“Reliable data on these species goes back just 50 years, at most, but we know that there has been a historical pattern of loss in the UK going back even further. Threats including sweeping habitat loss, changes to the way we manage our countryside, and the more recent impact of climate change, have had a major impact on our wildlife, and they are not going away."

Neil Wyatt for The Wildlife Trust for Birmingham and the Black Country commented: “None of this work would have been possible without the army of volunteer wildlife enthusiasts who spend their spare time surveying species and recording their findings. Our knowledge of nature in the UK would be significantly poorer without these unsung heroes, and that knowledge is the most essential tool that conservationists have.

"It is time for us to take action to save nature and we are calling on people to give their support. We can all do something for nature, whether it is volunteering on a nature reserve, surveying species, making wildlife-friendly gardens, supporting campaigns or by becoming a member of a conservation charity.

"We need as many people as possible to engage with the Nature Improvement Area and add to the great achievements of the first year. The partnership working between charities, the public sector, private sector and volunteer groups that is making it such a success provides a great model for urban nature conservation in the future."

What you can do to help

The Birmingham & Black Country Nature Improvement Area is a partnership of over 50 organisations led by The Wildlife Trust that have come together to deliver significant improvements to the natural environment of Birmingham, Dudley, Sandwell, Walsall and Wolverhampton. Read some inspiring stories of the work already taking place and apply to become a partner and carry out your own project.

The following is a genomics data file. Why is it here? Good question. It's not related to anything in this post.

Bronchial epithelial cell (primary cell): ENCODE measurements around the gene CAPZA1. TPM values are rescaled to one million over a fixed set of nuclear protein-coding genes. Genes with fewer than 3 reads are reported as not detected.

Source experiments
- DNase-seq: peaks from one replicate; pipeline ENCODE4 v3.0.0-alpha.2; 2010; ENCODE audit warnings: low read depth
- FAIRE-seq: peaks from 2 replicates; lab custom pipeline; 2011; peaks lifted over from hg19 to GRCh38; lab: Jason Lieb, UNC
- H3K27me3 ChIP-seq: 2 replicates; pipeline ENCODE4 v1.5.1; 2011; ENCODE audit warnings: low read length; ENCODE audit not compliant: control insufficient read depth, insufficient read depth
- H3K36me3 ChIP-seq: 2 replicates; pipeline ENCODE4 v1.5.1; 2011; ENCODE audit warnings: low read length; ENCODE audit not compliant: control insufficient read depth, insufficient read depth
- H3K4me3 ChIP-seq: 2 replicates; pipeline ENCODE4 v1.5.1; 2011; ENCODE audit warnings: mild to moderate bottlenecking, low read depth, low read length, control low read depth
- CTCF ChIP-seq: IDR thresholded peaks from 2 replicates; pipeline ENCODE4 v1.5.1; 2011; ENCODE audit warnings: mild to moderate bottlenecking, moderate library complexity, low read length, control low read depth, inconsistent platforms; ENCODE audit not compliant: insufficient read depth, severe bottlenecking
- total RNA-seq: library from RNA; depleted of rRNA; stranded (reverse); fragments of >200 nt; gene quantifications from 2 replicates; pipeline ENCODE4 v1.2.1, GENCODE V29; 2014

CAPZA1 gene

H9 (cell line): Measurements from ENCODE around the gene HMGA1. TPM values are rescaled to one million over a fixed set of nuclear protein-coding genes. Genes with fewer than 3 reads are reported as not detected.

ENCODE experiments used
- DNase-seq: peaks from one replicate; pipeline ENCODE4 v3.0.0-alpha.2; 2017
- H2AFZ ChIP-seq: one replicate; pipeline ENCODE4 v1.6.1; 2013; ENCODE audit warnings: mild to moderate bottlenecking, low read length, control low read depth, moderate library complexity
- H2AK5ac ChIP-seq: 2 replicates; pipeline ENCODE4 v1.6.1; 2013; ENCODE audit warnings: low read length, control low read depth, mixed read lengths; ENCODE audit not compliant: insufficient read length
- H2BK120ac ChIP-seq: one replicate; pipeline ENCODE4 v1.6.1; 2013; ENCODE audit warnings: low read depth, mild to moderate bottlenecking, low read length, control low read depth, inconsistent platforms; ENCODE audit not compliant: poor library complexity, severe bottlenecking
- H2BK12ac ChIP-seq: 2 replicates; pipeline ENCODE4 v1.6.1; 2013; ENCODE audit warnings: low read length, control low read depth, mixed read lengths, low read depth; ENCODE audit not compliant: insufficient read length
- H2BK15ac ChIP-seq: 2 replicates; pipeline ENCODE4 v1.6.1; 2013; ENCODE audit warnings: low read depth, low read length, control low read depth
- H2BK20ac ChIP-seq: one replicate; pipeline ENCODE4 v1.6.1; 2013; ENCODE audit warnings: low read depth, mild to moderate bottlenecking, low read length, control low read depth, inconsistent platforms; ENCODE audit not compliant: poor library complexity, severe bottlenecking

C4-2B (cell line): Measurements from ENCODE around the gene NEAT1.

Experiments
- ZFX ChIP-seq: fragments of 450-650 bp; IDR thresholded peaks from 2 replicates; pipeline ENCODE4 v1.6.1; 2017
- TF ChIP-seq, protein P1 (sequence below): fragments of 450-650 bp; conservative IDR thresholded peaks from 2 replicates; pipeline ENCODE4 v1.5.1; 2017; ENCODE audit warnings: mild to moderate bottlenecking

Become a wildlife recorder - help EcoRecord to obtain the best possible data on how species are doing locally.

Become a supporter of The Wildlife Trust for Birmingham and the Black Country yourself by joining today, or encourage your employer to become a corporate member.

Make your garden a haven for wildlife (if you have one), or volunteer to help a friends group on a local green space.

State of Nature fact file

• The total number of larger moths had fallen by 28% since the late 1960s and two-thirds of the 337 species monitored had declined, and 37% by more than half;
• 72% of butterfly species had decreased over the previous 10 years, including common garden butterflies that had declined by 24%;
• The UK has lost 44 million breeding birds since the late 1960s;
• In 16 counties, one plant species went extinct every other year;
• Britain's mammals have seen losses and gains, with decline of hedgehogs, the ongoing loss of red squirrels, and the recovery of otters;
• In 2010, Norman Maclean's book Silent Summer summarised dramatic declines in the UK's insect populations, and concluded that 'our wildlife is clearly in for a bumpy ride'.


FilenameFile size
state_of_nature_-_main_report.pdf6.7 MB